• Avoid rigid rules. Remember to use humor in your presentation if possible. It allows the audience to relax a bit and giggle. They tend to be alert and waiting for the next funny comment that will come from you.

Usually after your presentation, participants will come up to you and congratulate you on a job well done. Most speakers who think that they are nervous don't really appear to be nervous to the audience at all. Stop beating yourself, chances are you are a great presenter and facilitator. The more you practice, the more confident you will be as a speaker. Most importantly, remember to have fun with your material, your presentation and most importantly with the audience. You will find that the audience want to have a good time too.

Remember, every presentation has 3 essential objectives. The first aim is to educate: the audience should learn something from your presentation or speech. The second is to entertain: the audience should enjoy your presentation. The final element is to explain: all parts of your speech should be clear to your audience.

Remember to enjoy each and every presentation.

Wednesday, April 5, 2017

Exhibiting the Body Language of a Leader

Amy Cuddy, one of my favorite speakers, has argued that our nonverbal behavior not only affects others perception of how powerful we are, but it also changes our own feelings of confidence and power.

In her excellent TED Talk, “Your Body Language Shapes Who You Are,” Cuddy briefly describes some high-power poses, but I would like to dig a little deeper into the body language and behavior of alphas.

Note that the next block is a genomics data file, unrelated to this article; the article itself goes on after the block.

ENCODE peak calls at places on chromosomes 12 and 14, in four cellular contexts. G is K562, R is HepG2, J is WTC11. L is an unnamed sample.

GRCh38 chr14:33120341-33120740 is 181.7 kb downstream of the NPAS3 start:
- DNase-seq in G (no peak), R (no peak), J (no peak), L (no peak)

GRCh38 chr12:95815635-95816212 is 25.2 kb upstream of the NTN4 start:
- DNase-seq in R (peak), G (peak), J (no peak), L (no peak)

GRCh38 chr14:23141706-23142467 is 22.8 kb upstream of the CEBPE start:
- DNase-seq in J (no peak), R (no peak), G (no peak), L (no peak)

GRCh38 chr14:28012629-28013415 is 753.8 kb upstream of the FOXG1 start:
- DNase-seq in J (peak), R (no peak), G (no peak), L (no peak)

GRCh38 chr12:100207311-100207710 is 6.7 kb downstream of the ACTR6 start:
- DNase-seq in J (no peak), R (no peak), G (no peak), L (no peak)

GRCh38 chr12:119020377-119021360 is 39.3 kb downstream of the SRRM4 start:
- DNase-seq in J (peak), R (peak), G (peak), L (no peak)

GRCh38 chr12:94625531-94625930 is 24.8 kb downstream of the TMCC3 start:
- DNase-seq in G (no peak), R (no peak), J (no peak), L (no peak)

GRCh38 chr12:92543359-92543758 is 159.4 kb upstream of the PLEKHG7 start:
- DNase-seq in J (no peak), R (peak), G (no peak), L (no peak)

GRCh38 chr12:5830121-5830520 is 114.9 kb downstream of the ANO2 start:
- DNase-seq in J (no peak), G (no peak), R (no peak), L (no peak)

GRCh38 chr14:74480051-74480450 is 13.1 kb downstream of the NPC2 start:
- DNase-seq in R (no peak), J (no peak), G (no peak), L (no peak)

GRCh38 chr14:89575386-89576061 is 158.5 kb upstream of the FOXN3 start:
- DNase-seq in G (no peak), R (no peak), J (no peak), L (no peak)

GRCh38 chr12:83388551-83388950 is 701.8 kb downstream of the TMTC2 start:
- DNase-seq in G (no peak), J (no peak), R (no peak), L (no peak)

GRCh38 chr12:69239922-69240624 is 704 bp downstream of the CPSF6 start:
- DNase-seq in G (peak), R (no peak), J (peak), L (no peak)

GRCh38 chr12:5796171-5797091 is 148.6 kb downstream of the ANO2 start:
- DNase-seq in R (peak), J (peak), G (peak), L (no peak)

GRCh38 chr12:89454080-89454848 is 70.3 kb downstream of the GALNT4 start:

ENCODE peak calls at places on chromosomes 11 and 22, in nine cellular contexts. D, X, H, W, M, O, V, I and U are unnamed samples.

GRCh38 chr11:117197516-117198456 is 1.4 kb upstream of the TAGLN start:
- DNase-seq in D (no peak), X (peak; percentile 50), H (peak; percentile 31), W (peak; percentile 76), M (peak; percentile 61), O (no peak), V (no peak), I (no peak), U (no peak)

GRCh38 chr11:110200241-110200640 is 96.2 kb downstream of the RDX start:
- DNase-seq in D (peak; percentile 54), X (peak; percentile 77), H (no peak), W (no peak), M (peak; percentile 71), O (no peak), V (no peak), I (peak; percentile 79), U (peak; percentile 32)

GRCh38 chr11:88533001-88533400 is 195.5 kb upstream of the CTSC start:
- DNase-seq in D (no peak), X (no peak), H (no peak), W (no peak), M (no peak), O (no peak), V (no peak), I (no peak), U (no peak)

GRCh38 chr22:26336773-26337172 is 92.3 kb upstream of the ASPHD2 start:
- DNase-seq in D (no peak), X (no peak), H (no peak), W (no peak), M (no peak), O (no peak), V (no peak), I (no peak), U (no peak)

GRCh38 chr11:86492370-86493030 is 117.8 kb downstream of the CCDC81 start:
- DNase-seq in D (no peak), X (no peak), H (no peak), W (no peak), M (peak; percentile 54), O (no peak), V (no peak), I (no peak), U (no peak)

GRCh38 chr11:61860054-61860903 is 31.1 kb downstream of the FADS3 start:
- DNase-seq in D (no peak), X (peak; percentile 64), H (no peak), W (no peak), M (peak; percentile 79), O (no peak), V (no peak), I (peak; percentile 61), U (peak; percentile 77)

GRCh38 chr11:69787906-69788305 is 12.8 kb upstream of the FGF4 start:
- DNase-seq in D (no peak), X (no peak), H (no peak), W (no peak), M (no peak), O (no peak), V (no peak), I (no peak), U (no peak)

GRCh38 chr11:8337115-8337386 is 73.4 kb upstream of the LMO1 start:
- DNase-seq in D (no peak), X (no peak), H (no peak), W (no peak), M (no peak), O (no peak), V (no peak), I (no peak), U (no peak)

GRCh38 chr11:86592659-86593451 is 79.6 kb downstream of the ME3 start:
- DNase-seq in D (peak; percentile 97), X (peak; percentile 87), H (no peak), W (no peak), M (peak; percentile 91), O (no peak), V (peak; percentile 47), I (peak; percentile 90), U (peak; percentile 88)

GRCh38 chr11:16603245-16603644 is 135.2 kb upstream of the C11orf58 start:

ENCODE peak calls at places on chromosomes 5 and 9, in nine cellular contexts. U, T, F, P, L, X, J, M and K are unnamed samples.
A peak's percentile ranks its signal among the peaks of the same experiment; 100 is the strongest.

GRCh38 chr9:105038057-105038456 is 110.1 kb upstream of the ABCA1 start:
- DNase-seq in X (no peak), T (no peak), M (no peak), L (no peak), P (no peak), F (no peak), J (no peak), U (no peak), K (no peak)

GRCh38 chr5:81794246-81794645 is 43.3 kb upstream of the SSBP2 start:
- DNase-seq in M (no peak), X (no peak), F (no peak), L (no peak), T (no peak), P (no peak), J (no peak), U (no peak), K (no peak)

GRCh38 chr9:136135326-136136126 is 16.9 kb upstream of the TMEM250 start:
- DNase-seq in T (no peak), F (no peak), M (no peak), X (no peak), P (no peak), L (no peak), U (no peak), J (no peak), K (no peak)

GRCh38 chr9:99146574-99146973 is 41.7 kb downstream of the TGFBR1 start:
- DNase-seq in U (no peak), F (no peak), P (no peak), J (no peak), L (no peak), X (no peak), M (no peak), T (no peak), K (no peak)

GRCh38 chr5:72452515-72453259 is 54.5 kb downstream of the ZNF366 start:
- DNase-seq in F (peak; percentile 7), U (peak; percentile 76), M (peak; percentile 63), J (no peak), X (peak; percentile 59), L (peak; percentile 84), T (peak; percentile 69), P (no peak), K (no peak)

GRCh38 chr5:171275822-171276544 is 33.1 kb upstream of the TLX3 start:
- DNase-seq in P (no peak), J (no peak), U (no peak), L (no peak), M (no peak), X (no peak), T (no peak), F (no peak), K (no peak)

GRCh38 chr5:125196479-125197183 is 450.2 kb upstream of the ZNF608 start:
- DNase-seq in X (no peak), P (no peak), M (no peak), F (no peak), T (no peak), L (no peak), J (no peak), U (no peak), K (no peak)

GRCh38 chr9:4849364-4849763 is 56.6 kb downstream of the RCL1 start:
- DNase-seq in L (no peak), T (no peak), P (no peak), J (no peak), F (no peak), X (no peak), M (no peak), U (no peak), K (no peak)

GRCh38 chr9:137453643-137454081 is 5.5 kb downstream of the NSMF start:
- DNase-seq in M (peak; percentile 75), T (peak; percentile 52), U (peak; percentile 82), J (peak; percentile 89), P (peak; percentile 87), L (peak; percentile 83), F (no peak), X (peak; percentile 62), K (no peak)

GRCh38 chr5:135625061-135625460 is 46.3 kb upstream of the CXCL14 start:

Remember, an alpha is the individual in a community with the highest rank, most power or highest level of respect. Typically other community members exhibit deference towards the alpha and allow them preferential treatment or control.
Both male and female alphas have very specific body language and behavior. And, if you believe Cuddy’s prescription that behaving like an alpha will actually help you become an alpha, then you have to know exactly how to act.
Here is a deeper review of alphas high-power body language and some subtle ways to get started:

1. Steepling

Steepling is when someone brings their hands up towards their chest or face and presses the tips of their fingers together. This is a gesture of confidence, self-assuredness and even superiority. This can easily be done to inspire confidence in yourself and others during a meeting or interview. This is an easy one for female alphas in particular since it is seen as assertive, not aggressive. 

2. Smile Less

Contrary to popular belief, smiling is actually seen as a sign of submission. Submissive people tend to smile more at alphas to show they are agreeable and non-threatening to their power. Alphas in turn (think Clint Eastwood) smile much less because their power is enough to put people in line. Females in particular need to be careful not to over smile as it puts them in a submissive position. Dr. Nancy Henley found that women smile in 87 percent of social encounters, while men only smile 67 percent of the time.

3. Hands Behind Your Back

Another high-power position that you often see politicians do is when they put their hands behind their back and grab one wrist. The reason this can be powerful is that it exposes the most vulnerable part of the body–the groin for men and chest area for women. Only a supremely confident person will place their hands behind their back in that way. You often see principals or teachers do this as they walk up and down rows of student’s desks during tests.